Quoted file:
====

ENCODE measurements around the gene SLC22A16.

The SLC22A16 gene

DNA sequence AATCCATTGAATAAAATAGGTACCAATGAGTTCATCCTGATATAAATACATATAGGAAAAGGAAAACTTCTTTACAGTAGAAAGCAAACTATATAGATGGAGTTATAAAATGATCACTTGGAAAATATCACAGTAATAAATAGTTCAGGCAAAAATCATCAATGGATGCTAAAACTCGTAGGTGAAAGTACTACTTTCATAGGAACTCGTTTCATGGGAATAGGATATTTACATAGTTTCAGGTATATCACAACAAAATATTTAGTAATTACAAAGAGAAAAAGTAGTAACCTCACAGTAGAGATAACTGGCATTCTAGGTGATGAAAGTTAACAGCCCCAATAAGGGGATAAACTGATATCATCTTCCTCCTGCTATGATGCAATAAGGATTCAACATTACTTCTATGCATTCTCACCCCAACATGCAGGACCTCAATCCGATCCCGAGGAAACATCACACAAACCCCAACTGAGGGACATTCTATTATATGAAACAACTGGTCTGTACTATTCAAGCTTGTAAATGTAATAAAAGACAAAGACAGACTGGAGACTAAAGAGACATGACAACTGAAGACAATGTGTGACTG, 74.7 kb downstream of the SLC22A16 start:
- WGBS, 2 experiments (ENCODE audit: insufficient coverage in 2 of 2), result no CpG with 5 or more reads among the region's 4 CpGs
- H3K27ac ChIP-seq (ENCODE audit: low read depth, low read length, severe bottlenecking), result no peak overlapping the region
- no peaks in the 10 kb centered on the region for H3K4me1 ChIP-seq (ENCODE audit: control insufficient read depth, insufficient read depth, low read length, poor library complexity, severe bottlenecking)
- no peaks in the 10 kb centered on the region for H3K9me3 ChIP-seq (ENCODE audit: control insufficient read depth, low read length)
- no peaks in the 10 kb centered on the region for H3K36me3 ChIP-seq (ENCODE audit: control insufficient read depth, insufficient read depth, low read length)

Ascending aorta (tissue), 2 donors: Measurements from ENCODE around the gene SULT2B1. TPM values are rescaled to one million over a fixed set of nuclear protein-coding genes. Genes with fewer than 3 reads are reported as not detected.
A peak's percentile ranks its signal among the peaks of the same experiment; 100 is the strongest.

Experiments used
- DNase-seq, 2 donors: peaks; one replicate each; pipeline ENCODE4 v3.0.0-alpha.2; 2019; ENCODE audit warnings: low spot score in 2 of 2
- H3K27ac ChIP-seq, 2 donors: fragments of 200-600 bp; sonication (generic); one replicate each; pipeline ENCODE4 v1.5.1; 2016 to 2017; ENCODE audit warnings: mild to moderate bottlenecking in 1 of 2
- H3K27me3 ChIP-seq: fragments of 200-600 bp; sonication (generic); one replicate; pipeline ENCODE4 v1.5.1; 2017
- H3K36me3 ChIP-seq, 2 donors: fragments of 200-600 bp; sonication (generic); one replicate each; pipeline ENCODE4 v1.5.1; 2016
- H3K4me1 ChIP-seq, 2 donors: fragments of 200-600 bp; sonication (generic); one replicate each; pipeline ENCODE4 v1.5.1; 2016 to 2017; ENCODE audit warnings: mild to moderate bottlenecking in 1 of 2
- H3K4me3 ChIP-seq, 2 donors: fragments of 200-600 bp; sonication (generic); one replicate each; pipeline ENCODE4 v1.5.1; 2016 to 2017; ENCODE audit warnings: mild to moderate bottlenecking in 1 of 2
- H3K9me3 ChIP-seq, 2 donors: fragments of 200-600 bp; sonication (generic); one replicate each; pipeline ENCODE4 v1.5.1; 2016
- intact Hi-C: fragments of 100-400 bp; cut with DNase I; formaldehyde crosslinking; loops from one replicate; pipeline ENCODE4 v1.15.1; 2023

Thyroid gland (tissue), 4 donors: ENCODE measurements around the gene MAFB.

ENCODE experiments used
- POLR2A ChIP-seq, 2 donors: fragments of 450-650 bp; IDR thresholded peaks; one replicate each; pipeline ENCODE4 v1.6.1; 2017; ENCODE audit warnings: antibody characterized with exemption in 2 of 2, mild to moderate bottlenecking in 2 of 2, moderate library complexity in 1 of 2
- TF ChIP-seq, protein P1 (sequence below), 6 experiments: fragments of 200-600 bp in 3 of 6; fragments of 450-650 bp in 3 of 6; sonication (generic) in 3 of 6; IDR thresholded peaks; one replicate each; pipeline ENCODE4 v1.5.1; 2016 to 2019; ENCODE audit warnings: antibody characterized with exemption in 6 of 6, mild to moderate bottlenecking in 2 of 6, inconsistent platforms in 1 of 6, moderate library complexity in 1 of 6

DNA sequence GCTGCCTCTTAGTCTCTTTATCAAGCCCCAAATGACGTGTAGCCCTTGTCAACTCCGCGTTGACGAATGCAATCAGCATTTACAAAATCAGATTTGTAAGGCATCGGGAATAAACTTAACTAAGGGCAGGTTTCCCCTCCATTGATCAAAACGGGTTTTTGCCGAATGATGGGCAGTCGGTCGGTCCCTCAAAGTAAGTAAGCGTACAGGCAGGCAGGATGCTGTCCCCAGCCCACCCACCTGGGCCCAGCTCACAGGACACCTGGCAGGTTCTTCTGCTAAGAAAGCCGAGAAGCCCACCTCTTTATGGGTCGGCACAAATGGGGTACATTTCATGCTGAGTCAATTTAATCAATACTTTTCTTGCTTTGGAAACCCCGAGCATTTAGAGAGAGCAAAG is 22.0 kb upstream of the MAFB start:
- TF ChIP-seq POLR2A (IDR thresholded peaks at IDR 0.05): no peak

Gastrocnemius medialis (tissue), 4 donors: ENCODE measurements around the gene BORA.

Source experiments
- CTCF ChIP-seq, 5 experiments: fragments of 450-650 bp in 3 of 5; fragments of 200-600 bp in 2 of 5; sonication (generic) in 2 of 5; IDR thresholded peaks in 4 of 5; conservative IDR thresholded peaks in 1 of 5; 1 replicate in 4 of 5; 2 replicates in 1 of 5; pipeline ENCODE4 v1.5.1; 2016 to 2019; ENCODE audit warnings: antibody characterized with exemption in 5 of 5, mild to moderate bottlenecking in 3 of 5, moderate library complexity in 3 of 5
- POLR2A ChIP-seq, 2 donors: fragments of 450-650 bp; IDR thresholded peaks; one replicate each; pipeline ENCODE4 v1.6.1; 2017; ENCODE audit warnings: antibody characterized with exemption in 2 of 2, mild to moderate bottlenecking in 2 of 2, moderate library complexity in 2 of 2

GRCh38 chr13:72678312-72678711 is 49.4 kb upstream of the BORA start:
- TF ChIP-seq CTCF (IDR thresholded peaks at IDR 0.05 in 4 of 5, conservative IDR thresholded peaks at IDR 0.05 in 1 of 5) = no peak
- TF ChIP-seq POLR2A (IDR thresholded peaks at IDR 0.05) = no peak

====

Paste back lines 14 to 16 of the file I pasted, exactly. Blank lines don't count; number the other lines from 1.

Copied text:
- H3K27me3 ChIP-seq: fragments of 200-600 bp; sonication (generic); one replicate; pipeline ENCODE4 v1.5.1; 2017
- H3K36me3 ChIP-seq, 2 donors: fragments of 200-600 bp; sonication (generic); one replicate each; pipeline ENCODE4 v1.5.1; 2016
- H3K4me1 ChIP-seq, 2 donors: fragments of 200-600 bp; sonication (generic); one replicate each; pipeline ENCODE4 v1.5.1; 2016 to 2017; ENCODE audit warnings: mild to moderate bottlenecking in 1 of 2